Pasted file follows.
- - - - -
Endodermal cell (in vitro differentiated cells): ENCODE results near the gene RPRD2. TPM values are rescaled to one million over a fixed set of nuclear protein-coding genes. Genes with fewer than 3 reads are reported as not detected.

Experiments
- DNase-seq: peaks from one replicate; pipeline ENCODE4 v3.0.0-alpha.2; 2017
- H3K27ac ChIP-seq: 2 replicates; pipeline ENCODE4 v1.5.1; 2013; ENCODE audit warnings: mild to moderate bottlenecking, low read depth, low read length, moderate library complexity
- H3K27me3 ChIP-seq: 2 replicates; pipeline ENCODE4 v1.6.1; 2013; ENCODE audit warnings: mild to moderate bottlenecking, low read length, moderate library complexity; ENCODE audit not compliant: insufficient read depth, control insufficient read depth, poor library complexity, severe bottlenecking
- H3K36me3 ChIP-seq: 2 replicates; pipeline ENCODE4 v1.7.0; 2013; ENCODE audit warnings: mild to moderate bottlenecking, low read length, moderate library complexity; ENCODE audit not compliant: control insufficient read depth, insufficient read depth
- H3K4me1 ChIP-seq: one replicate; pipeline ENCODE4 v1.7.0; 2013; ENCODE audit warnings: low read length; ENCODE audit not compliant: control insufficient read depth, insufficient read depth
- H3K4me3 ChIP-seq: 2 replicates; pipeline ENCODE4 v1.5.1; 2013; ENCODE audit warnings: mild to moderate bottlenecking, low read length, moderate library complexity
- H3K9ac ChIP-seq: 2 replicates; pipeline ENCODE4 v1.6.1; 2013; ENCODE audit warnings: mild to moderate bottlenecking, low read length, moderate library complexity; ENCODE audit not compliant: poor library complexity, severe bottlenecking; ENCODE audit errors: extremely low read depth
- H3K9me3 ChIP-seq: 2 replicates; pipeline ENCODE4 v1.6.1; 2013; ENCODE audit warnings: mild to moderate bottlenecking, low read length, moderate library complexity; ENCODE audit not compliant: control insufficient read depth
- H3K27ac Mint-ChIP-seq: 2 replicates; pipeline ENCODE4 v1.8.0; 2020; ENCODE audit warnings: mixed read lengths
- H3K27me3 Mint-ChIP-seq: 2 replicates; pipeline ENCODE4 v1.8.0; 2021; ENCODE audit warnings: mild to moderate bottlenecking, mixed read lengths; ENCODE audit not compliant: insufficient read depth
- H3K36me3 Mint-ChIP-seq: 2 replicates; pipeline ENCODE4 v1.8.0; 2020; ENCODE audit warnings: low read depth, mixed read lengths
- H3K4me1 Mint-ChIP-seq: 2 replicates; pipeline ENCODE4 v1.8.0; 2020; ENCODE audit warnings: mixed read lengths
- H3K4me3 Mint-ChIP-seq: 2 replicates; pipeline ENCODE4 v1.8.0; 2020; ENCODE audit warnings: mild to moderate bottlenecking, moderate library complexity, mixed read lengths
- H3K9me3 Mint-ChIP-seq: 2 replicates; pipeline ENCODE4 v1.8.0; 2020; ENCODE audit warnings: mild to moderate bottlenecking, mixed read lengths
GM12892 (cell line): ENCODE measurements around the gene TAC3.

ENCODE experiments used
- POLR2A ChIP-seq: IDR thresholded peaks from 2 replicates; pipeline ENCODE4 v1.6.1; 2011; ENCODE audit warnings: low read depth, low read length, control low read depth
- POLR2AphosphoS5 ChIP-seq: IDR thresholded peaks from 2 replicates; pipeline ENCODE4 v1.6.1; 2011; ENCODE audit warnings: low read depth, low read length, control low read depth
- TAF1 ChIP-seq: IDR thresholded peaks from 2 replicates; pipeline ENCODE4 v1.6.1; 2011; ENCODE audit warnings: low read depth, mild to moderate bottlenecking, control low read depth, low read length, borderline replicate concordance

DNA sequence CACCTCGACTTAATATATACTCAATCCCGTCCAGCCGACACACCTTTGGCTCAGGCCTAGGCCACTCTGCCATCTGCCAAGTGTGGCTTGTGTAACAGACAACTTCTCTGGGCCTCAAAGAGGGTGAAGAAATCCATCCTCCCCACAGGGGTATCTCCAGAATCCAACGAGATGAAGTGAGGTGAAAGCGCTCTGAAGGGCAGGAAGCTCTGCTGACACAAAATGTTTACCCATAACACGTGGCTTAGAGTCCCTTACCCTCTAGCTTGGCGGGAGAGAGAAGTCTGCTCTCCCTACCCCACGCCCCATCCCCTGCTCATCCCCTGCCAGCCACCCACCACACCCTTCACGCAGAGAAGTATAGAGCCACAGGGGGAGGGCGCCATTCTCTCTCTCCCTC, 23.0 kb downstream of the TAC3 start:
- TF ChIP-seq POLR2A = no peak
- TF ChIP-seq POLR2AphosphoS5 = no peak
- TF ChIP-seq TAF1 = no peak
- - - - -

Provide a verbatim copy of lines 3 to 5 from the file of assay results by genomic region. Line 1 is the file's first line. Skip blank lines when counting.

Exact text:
- DNase-seq: peaks from one replicate; pipeline ENCODE4 v3.0.0-alpha.2; 2017
- H3K27ac ChIP-seq: 2 replicates; pipeline ENCODE4 v1.5.1; 2013; ENCODE audit warnings: mild to moderate bottlenecking, low read depth, low read length, moderate library complexity
- H3K27me3 ChIP-seq: 2 replicates; pipeline ENCODE4 v1.6.1; 2013; ENCODE audit warnings: mild to moderate bottlenecking, low read length, moderate library complexity; ENCODE audit not compliant: insufficient read depth, control insufficient read depth, poor library complexity, severe bottlenecking